When Covid-19 started tearing Britain apart last year, Richard Balson was ready for it.
His family butcher’s business in Dorset, the town of Bridport dates back to 1515 and has already experienced the plague, with fires, floods, recession and the Napoleonic wars.
“This Covid disease is just another hurdle we’re getting over,” Mr Balson told me recently, when I called into his modest shop to see how it was going.
As it turned out, business was buzzing. At the start of the epidemic, panicked shoppers were spending up to £ 70 per store visit, not the usual £ 10 or £ 20. Many were filling a new freezer, with local sales skyrocketing.
“Some people even put freezers in their rooms before,” he said in surprise, adding that meat wasn’t his only bestseller. Large 56-pound bags of potatoes were coming out of his narrow store door at a rate of over 80 bags a week. “People were afraid of what was going to happen.”
Although its ad sales dipped during the closings, other exchanges made up for it, which was nice to hear.
Family businesses are little known in modern economies, but they are far from trivial and, as the pandemic continues, many point to an intriguing fact that studies have shown for years: These businesses tend to do well in disaster.
After the 2008 financial crisis, British academics found family businesses had consistently lower insolvency rates than other businesses, regardless of size. It’s just as well, considering the number of people who work for them. It is estimated that family businesses represent 85 percent companies around the world. In the UK alone, they employed more than half of private sector workers in 2018, according to Research Foundation of the Institute for Family Businesses.
Conventional wisdom says that businesses controlled by the family, whether they are convenience stores or conglomerates, like marsembody the best of business behavior by thinking long term and focusing on resilience. Like any spectator of Succession know however, they can also be terribly horrible. This fictional television series reflects very real tensions that have long divided some family businesses.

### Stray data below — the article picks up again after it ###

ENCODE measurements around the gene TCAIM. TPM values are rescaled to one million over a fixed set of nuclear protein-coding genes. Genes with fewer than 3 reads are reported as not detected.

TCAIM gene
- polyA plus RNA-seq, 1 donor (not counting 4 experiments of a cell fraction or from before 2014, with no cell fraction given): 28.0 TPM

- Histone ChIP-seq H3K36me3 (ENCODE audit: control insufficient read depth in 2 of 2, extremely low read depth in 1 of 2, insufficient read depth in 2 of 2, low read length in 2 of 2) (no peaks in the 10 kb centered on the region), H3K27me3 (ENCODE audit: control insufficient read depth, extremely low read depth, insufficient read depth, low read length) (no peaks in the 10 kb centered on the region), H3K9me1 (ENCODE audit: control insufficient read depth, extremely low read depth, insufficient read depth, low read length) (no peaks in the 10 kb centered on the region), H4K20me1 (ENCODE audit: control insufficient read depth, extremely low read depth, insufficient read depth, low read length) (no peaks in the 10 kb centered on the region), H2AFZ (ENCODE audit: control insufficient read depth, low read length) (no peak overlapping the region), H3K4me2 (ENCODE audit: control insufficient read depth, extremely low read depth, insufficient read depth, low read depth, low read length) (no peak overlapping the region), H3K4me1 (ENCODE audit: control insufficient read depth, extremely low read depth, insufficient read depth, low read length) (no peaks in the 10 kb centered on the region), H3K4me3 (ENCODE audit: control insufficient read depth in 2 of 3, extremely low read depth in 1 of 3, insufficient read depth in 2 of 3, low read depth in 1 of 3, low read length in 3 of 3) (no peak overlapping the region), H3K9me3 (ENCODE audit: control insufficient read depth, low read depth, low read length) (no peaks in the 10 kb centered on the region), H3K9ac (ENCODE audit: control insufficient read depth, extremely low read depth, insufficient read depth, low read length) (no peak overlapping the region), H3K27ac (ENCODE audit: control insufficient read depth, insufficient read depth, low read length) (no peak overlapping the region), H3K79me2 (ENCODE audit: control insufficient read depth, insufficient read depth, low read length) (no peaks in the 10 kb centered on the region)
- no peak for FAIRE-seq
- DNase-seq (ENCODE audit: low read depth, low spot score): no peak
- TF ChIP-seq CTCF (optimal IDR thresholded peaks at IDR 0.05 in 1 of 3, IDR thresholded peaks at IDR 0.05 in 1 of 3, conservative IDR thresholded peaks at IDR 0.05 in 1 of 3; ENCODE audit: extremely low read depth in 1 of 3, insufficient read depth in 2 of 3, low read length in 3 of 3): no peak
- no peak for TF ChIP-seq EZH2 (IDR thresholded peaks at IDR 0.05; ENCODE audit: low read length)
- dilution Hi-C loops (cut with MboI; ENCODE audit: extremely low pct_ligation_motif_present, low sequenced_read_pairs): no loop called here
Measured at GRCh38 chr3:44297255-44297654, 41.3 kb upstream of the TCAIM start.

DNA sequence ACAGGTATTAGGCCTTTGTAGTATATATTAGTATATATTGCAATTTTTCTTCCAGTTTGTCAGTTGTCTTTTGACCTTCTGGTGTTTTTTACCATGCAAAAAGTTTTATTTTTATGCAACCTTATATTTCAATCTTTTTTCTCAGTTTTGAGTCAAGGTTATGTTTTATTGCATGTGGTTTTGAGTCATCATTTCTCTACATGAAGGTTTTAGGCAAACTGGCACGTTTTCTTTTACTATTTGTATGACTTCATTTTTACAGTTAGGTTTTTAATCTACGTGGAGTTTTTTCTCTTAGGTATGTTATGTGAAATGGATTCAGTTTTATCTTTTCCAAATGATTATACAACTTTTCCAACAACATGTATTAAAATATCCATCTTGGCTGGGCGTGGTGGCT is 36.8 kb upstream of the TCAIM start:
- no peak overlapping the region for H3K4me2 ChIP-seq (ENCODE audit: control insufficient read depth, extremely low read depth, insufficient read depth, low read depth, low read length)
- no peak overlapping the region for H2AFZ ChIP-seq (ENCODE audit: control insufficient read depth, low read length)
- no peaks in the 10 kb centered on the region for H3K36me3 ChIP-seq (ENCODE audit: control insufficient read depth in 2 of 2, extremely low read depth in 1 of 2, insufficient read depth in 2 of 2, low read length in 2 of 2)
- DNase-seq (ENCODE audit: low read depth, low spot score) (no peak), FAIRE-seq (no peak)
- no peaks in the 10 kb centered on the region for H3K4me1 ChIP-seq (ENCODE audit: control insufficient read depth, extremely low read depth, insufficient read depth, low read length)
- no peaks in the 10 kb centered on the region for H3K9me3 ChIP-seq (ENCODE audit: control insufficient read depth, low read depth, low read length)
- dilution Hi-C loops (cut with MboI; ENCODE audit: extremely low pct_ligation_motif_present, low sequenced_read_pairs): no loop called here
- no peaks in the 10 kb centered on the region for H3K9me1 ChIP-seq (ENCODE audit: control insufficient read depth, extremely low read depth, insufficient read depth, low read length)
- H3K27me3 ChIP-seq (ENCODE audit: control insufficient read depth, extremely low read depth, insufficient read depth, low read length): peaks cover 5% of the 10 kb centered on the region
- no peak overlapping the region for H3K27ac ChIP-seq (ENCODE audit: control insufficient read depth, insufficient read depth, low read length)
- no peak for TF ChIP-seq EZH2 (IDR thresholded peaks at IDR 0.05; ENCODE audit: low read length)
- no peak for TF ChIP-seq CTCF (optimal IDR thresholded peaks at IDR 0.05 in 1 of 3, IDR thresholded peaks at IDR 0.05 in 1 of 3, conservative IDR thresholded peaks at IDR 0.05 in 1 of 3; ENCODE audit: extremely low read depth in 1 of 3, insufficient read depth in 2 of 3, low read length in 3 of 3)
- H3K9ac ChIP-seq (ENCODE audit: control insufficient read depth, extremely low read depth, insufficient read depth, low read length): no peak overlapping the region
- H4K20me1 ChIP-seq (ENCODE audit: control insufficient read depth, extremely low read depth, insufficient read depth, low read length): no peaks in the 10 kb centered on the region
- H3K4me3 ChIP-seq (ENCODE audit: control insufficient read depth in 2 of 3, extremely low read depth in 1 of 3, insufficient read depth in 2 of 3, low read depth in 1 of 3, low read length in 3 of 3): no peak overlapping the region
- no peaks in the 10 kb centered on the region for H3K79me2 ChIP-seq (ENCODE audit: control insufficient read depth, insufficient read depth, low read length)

It’s a reminder that these companies can represent both the best and the worst forms of capitalism, says Josh Baron, associate of the BanyanGlobal Family Business Advisory Group.
Banyan investigated family groups during the pandemic and found last year that more than half had a change in family relationships – 26% for better and 32% for worse.
Again, other research shows that family businesses are also more frugal, less prone to flashy acquisitions, more community spirit and even more innovative than other companies. These are admirable qualities in a pandemic – and evident in the Balson butcher business.
Mr. Balson avoided the rampant expansion he saw rival butchers try. “People always ask me, ‘How did you manage to go on for so long? What is your secret? He said. “One of the reasons is that we kept it small. We have always been happy to have a store and to do it right. The balsons are also doing their part for Bridport, offering discounts for NHS workers last year and free home deliveries to lone customers. Family businesses are often accused of being too conservative and clumsy to innovate. But studies show that while they tend to have smaller R&D budgets, they get more innovation for every dollar spent on R&D, in the form of patents, new products, etc.
The invention was a necessity at Balsons. When rationing hit during World War II, Mr Balson said his father turned to “whacon,” or whale meat to corn. His shop now sells products that would have surprised his ancestors, from crocodile steaks to a new sausage released last year to celebrate the family’s 505th birthday.
The 505, as the banger is known, is made with pork, ginger beer and marmalade and sells well.
As Mr. Balson says: “In this game you have to be innovative. We must not be afraid to change. You have to change over time and give people what they want. Enough.